"The result is not relativism, or an arbitrary application of the doctrinal law, but an authentic receptivity to God's self-revelation in the concrete realities of family life and to the work of the Holy Spirit in the consciences of the faithful," states the cardinal.

"As pastoral discernment attends to the reality of a situation, the conscience based Christian moral life does not focus primarily on the automatic application of universal precepts," he continues. "Rather, it is continually immersed in the concrete situations which give vital context to our moral choices."

"God has chosen the family as a privileged place to reveal how God acts and relates to humanity and the world."

—Cardinal Blase Cupich

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The sixth and last of Cupich's principles is that doctrine can develop in the church as a result of its ministry to families.

"Doctrinal development is about remaining open to the invitation to see our moral teachings on marriage and family life through the lens of God's omnipotent mercy," states the cardinal.

"Doctrine can develop as a result of the Church's merciful accompaniment of families because God has chosen the family as a privileged place to reveal all that the God of mercy is doing in our time," he continues. "To deny this, the Holy Father warns, would make us guilty of the 'worst way of watering down the Gospel.' "

Cupich ends his talk by examining how he thinks some critics of Amoris Laetitia have misinterpreted or misunderstood the text.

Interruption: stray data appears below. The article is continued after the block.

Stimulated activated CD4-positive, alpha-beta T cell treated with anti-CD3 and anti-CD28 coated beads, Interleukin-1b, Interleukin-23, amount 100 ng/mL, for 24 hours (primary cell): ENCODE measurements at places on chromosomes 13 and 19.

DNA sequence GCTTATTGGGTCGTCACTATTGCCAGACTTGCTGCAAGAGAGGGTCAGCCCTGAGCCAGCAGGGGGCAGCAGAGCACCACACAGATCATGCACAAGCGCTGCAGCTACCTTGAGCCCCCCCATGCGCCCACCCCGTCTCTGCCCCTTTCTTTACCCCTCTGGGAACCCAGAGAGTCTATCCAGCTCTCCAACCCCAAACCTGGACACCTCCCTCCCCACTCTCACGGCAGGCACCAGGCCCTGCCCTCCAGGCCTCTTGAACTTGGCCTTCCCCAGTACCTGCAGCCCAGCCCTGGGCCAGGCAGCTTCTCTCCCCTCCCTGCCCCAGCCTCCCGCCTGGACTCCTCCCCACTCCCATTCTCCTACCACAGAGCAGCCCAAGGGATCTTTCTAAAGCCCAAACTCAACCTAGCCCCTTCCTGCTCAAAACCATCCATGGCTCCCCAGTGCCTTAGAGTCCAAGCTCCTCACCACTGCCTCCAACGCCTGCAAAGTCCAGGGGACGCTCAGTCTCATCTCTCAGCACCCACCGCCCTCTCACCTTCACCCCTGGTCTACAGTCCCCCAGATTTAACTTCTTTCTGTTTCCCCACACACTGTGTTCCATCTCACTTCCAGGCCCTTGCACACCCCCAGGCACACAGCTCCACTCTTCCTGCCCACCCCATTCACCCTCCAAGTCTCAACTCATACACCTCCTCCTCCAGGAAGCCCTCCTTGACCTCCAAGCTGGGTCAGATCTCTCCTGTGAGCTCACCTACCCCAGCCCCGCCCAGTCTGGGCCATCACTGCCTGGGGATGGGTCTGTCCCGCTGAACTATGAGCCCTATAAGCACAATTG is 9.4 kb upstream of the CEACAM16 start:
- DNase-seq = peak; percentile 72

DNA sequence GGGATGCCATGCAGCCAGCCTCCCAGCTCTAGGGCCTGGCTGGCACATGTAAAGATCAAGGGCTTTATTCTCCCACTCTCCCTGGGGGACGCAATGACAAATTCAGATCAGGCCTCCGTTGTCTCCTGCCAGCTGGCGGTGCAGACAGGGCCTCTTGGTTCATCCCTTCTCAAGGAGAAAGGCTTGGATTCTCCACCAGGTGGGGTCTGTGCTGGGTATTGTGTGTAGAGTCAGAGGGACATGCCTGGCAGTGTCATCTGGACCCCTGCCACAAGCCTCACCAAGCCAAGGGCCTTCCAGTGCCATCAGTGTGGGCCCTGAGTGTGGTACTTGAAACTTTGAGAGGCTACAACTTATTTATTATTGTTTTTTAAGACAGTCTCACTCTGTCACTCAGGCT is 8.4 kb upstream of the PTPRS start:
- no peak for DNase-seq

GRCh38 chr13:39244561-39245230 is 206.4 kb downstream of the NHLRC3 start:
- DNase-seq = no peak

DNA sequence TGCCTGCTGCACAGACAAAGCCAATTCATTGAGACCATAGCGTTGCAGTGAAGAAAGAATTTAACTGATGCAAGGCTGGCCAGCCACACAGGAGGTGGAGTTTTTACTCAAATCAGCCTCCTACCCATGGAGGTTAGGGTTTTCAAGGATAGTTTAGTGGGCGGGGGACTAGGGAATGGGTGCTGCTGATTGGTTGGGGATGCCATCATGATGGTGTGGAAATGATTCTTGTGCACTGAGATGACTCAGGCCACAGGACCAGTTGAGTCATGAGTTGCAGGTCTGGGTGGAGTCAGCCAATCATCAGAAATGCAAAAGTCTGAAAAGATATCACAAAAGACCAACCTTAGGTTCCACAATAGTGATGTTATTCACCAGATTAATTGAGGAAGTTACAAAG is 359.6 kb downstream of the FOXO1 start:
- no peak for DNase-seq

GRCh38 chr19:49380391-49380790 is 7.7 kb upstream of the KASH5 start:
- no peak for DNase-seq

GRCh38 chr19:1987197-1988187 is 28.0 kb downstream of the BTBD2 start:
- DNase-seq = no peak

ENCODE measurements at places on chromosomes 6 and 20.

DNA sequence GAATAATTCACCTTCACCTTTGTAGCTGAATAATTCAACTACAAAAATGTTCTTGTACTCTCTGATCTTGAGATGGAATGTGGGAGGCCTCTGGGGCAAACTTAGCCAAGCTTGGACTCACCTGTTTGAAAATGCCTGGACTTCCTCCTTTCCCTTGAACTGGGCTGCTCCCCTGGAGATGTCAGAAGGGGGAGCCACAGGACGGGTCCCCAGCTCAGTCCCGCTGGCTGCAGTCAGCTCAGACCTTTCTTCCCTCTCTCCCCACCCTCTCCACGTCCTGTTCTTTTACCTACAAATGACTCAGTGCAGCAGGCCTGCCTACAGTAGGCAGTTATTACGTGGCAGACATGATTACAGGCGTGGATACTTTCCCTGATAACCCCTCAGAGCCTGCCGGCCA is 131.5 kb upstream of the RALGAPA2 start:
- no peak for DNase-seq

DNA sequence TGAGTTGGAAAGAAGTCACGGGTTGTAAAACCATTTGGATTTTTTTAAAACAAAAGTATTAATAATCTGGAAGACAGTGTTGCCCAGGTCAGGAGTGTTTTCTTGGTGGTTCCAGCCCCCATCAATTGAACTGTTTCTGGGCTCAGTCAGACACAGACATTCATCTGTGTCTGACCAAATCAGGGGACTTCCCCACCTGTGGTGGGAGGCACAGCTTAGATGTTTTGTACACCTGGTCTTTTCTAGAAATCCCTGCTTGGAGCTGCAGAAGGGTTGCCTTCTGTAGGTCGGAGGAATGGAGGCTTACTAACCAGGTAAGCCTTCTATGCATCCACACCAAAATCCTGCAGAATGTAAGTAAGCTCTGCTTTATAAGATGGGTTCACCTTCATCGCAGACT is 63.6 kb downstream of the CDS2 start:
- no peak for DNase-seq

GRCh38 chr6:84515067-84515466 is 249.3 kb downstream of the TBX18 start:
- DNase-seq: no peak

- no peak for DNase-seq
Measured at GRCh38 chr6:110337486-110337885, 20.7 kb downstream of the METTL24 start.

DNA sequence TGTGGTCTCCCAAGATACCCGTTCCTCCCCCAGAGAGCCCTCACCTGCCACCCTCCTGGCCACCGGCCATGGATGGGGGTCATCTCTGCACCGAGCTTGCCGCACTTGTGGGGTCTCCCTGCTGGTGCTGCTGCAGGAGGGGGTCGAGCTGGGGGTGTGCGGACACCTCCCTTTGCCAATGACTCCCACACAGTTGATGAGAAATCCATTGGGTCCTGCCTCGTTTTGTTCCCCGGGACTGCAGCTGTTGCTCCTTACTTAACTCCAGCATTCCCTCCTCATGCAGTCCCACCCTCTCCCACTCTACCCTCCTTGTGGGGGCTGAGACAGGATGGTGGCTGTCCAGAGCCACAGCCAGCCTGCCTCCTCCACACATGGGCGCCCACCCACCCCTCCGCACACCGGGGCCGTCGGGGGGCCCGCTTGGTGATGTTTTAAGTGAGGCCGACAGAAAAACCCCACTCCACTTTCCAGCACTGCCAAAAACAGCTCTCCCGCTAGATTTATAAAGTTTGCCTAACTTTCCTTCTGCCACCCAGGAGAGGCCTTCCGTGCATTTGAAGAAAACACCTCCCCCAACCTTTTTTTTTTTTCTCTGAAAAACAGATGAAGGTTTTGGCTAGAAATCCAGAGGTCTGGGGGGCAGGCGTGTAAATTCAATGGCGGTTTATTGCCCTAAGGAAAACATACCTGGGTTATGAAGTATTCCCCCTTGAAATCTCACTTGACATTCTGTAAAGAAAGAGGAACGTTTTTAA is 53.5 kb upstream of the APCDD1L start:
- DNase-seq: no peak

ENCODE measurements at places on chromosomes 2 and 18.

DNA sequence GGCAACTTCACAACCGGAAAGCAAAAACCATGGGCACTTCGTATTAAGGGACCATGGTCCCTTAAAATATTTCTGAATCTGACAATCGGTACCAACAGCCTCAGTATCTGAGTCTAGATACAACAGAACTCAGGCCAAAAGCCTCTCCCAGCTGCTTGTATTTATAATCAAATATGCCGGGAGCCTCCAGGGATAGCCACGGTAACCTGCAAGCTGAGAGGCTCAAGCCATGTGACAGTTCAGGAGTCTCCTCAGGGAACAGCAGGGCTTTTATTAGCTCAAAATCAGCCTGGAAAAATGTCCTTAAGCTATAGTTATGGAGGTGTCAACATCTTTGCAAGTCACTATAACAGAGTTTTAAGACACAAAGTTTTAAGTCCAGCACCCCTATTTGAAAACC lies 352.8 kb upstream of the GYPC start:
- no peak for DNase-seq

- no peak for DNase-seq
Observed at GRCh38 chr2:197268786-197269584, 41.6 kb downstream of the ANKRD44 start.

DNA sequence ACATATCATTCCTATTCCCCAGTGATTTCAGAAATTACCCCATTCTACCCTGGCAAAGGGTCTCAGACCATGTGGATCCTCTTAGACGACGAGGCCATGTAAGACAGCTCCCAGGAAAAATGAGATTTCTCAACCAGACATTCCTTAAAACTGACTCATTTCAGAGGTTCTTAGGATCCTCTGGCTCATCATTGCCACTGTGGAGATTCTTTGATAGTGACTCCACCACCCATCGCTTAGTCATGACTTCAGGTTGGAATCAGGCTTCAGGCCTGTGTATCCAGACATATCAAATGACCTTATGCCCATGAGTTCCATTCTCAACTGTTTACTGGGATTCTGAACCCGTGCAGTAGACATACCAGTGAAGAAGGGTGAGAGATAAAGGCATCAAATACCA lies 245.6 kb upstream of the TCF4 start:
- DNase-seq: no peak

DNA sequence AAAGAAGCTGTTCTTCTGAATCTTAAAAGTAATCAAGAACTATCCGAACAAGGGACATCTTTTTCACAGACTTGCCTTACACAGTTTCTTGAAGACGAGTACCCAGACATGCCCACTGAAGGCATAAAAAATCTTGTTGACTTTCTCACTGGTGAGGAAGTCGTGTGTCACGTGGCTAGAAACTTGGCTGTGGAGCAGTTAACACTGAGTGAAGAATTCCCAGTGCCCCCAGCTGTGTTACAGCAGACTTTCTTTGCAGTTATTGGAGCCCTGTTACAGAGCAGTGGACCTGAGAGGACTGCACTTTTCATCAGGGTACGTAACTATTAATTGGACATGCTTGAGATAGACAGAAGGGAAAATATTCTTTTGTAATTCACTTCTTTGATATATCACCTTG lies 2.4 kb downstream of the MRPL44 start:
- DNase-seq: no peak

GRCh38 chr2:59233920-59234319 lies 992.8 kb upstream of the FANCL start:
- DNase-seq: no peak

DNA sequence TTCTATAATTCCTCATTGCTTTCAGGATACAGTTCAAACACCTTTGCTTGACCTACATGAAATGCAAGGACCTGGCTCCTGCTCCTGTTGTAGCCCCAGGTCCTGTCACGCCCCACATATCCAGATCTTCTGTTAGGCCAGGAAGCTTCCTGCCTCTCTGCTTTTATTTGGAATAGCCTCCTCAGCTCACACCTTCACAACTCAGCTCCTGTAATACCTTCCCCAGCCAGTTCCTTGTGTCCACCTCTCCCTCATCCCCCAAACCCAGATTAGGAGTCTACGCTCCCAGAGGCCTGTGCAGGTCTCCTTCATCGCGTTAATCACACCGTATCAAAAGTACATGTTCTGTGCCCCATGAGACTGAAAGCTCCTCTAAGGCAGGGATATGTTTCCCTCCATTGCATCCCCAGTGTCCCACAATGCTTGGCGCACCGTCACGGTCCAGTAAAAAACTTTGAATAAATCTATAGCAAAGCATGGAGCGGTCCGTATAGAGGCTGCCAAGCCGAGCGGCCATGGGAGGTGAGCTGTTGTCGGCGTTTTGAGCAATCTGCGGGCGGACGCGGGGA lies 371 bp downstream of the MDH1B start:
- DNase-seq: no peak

"Instead of actually attending to the present reality of people's lives today in all of its complexity, they limit their scope to an idealistic understanding of marriage and family," the cardinal states.

"They also fail to see how the various issues related to marriage and family life are connected to each other, treating them instead as discrete questions," he continues. "As a result, they narrow their options when it comes to responding to the lived realities of people's lives, since their knowledge is fragmented and incomplete."

In the NCR interview, Cupich said he understood that for some people adapting to the teaching of Amoris Laetitia "will take some adjustment."

"We have to be patient with that," said the cardinal. "If we're going to be a teaching church, a teaching church has to be patient."

Said Cupich: "I just want the discussion to keep moving. I don't want this great document in some way to just be put on a shelf and [to] say that we can go on as we have before. I think that the document doesn't allow us to do that. I just want to make sure that we keep this on the front burner."

[Joshua J. McElwee is NCR Vatican correspondent. His email address is Follow him on Twitter: @joshjmac.] 

This story appears in the Amoris Laetitia feature series. View the full series.
A version of this story appeared in the Feb 23-March 8, 2018 print issue under the headline: Cupich says 'Amoris Laetitia' changes how church teaches families.